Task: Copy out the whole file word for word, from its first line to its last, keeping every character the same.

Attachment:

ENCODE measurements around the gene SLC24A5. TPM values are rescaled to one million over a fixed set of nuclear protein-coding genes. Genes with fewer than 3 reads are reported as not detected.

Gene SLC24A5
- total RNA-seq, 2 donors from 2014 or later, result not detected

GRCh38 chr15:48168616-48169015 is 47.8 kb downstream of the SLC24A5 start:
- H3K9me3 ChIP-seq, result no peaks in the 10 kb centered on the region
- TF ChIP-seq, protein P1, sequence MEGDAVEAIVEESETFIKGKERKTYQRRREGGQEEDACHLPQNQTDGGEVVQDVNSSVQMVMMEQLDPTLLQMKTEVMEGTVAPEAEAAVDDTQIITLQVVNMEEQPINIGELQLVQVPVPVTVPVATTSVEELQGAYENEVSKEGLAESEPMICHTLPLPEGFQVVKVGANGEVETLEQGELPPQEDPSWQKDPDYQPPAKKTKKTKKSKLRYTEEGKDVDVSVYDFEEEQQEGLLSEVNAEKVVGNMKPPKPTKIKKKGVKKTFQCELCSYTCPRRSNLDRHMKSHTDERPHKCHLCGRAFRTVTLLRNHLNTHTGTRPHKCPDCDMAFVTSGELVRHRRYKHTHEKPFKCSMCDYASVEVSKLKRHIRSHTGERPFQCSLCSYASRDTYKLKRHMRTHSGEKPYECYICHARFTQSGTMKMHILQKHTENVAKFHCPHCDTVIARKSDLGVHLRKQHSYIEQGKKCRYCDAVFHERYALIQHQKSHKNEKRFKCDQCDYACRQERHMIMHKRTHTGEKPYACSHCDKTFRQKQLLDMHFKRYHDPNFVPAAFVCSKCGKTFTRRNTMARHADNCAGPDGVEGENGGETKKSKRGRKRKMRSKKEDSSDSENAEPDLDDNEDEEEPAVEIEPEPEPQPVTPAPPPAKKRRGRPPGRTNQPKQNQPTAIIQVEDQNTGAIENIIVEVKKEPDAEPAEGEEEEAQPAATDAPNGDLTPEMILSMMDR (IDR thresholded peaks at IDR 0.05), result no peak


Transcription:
ENCODE measurements around the gene SLC24A5. TPM values are rescaled to one million over a fixed set of nuclear protein-coding genes. Genes with fewer than 3 reads are reported as not detected.

Gene SLC24A5
- total RNA-seq, 2 donors from 2014 or later, result not detected

GRCh38 chr15:48168616-48169015 is 47.8 kb downstream of the SLC24A5 start:
- H3K9me3 ChIP-seq, result no peaks in the 10 kb centered on the region
- TF ChIP-seq, protein P1, sequence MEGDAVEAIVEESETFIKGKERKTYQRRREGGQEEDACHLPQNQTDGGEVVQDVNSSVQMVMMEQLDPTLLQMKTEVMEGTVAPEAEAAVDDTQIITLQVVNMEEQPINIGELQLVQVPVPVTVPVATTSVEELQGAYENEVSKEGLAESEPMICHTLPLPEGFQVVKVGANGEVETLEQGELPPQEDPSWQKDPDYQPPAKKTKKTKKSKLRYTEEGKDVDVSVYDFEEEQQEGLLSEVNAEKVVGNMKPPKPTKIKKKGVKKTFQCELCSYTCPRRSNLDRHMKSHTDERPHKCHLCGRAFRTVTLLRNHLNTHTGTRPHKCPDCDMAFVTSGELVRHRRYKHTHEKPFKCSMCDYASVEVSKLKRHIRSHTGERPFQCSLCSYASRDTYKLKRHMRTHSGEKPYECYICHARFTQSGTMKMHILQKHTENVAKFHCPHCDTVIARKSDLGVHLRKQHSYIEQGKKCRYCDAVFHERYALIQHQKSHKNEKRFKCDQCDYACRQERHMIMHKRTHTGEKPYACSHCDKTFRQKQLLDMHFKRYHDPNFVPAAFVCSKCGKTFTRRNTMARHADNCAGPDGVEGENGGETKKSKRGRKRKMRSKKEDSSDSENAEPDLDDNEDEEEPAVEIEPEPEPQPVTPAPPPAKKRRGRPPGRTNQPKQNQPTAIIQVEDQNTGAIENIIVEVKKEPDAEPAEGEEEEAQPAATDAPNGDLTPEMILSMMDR (IDR thresholded peaks at IDR 0.05), result no peak